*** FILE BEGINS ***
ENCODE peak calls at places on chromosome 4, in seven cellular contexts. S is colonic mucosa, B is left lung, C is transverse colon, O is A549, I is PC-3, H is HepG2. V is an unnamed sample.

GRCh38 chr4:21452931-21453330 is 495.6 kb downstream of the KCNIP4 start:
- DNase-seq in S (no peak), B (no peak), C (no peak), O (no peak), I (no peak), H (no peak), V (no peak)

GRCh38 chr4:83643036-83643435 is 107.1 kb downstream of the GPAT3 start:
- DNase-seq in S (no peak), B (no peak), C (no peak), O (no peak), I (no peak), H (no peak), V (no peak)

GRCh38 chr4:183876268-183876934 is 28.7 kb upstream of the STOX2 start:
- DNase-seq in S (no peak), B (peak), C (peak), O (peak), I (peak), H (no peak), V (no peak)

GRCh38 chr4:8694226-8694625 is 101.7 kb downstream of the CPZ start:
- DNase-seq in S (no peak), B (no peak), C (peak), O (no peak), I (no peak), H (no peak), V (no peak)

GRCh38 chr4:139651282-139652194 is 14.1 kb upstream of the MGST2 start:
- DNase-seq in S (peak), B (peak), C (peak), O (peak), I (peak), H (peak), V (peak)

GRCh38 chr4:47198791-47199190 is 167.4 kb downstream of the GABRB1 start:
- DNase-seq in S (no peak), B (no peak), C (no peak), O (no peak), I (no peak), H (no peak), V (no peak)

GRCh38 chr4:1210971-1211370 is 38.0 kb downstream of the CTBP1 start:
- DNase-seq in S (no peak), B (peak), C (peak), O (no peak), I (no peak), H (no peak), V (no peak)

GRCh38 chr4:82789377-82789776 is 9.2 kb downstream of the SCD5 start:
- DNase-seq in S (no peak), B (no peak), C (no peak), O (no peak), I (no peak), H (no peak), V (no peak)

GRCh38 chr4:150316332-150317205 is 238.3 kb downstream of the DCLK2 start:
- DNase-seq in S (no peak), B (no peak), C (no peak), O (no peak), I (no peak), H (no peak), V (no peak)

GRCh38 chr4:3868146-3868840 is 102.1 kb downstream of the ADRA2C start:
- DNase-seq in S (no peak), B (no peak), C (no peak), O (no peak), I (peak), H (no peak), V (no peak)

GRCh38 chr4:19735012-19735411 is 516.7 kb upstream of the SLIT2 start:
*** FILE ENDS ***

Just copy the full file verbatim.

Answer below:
ENCODE peak calls at places on chromosome 4, in seven cellular contexts. S is colonic mucosa, B is left lung, C is transverse colon, O is A549, I is PC-3, H is HepG2. V is an unnamed sample.

GRCh38 chr4:21452931-21453330 is 495.6 kb downstream of the KCNIP4 start:
- DNase-seq in S (no peak), B (no peak), C (no peak), O (no peak), I (no peak), H (no peak), V (no peak)

GRCh38 chr4:83643036-83643435 is 107.1 kb downstream of the GPAT3 start:
- DNase-seq in S (no peak), B (no peak), C (no peak), O (no peak), I (no peak), H (no peak), V (no peak)

GRCh38 chr4:183876268-183876934 is 28.7 kb upstream of the STOX2 start:
- DNase-seq in S (no peak), B (peak), C (peak), O (peak), I (peak), H (no peak), V (no peak)

GRCh38 chr4:8694226-8694625 is 101.7 kb downstream of the CPZ start:
- DNase-seq in S (no peak), B (no peak), C (peak), O (no peak), I (no peak), H (no peak), V (no peak)

GRCh38 chr4:139651282-139652194 is 14.1 kb upstream of the MGST2 start:
- DNase-seq in S (peak), B (peak), C (peak), O (peak), I (peak), H (peak), V (peak)

GRCh38 chr4:47198791-47199190 is 167.4 kb downstream of the GABRB1 start:
- DNase-seq in S (no peak), B (no peak), C (no peak), O (no peak), I (no peak), H (no peak), V (no peak)

GRCh38 chr4:1210971-1211370 is 38.0 kb downstream of the CTBP1 start:
- DNase-seq in S (no peak), B (peak), C (peak), O (no peak), I (no peak), H (no peak), V (no peak)

GRCh38 chr4:82789377-82789776 is 9.2 kb downstream of the SCD5 start:
- DNase-seq in S (no peak), B (no peak), C (no peak), O (no peak), I (no peak), H (no peak), V (no peak)

GRCh38 chr4:150316332-150317205 is 238.3 kb downstream of the DCLK2 start:
- DNase-seq in S (no peak), B (no peak), C (no peak), O (no peak), I (no peak), H (no peak), V (no peak)

GRCh38 chr4:3868146-3868840 is 102.1 kb downstream of the ADRA2C start:
- DNase-seq in S (no peak), B (no peak), C (no peak), O (no peak), I (peak), H (no peak), V (no peak)

GRCh38 chr4:19735012-19735411 is 516.7 kb upstream of the SLIT2 start: